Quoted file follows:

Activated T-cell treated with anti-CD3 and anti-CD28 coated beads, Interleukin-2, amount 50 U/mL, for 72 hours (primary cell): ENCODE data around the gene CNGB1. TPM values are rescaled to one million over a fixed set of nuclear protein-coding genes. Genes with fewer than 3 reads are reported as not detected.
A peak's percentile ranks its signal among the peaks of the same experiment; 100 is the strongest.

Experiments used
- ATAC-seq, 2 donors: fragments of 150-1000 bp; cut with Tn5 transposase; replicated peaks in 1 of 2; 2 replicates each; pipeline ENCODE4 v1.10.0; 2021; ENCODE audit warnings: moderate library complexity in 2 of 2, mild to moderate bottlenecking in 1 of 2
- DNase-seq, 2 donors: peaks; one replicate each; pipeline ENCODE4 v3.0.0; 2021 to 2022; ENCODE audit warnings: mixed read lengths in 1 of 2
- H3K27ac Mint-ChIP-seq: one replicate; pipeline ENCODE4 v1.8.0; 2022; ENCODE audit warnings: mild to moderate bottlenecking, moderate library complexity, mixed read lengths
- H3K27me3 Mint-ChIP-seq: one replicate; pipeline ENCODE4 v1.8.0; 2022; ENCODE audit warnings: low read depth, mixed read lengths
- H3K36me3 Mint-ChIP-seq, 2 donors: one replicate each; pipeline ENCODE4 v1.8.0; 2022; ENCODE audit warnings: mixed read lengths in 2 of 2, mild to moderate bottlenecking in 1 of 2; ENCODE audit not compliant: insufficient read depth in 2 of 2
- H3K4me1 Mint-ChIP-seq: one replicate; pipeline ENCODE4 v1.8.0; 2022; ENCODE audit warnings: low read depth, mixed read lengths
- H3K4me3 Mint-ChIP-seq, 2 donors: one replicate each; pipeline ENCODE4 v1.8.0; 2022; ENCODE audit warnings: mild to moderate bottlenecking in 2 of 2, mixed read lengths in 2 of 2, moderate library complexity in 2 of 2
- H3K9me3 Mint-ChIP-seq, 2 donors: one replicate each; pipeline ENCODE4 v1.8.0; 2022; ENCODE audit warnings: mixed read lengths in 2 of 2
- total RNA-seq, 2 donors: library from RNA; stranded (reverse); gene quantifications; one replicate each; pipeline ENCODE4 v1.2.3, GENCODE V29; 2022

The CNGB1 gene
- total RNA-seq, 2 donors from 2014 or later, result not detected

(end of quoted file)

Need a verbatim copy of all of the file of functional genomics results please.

Activated T-cell treated with anti-CD3 and anti-CD28 coated beads, Interleukin-2, amount 50 U/mL, for 72 hours (primary cell): ENCODE data around the gene CNGB1. TPM values are rescaled to one million over a fixed set of nuclear protein-coding genes. Genes with fewer than 3 reads are reported as not detected.
A peak's percentile ranks its signal among the peaks of the same experiment; 100 is the strongest.

Experiments used
- ATAC-seq, 2 donors: fragments of 150-1000 bp; cut with Tn5 transposase; replicated peaks in 1 of 2; 2 replicates each; pipeline ENCODE4 v1.10.0; 2021; ENCODE audit warnings: moderate library complexity in 2 of 2, mild to moderate bottlenecking in 1 of 2
- DNase-seq, 2 donors: peaks; one replicate each; pipeline ENCODE4 v3.0.0; 2021 to 2022; ENCODE audit warnings: mixed read lengths in 1 of 2
- H3K27ac Mint-ChIP-seq: one replicate; pipeline ENCODE4 v1.8.0; 2022; ENCODE audit warnings: mild to moderate bottlenecking, moderate library complexity, mixed read lengths
- H3K27me3 Mint-ChIP-seq: one replicate; pipeline ENCODE4 v1.8.0; 2022; ENCODE audit warnings: low read depth, mixed read lengths
- H3K36me3 Mint-ChIP-seq, 2 donors: one replicate each; pipeline ENCODE4 v1.8.0; 2022; ENCODE audit warnings: mixed read lengths in 2 of 2, mild to moderate bottlenecking in 1 of 2; ENCODE audit not compliant: insufficient read depth in 2 of 2
- H3K4me1 Mint-ChIP-seq: one replicate; pipeline ENCODE4 v1.8.0; 2022; ENCODE audit warnings: low read depth, mixed read lengths
- H3K4me3 Mint-ChIP-seq, 2 donors: one replicate each; pipeline ENCODE4 v1.8.0; 2022; ENCODE audit warnings: mild to moderate bottlenecking in 2 of 2, mixed read lengths in 2 of 2, moderate library complexity in 2 of 2
- H3K9me3 Mint-ChIP-seq, 2 donors: one replicate each; pipeline ENCODE4 v1.8.0; 2022; ENCODE audit warnings: mixed read lengths in 2 of 2
- total RNA-seq, 2 donors: library from RNA; stranded (reverse); gene quantifications; one replicate each; pipeline ENCODE4 v1.2.3, GENCODE V29; 2022

The CNGB1 gene
- total RNA-seq, 2 donors from 2014 or later, result not detected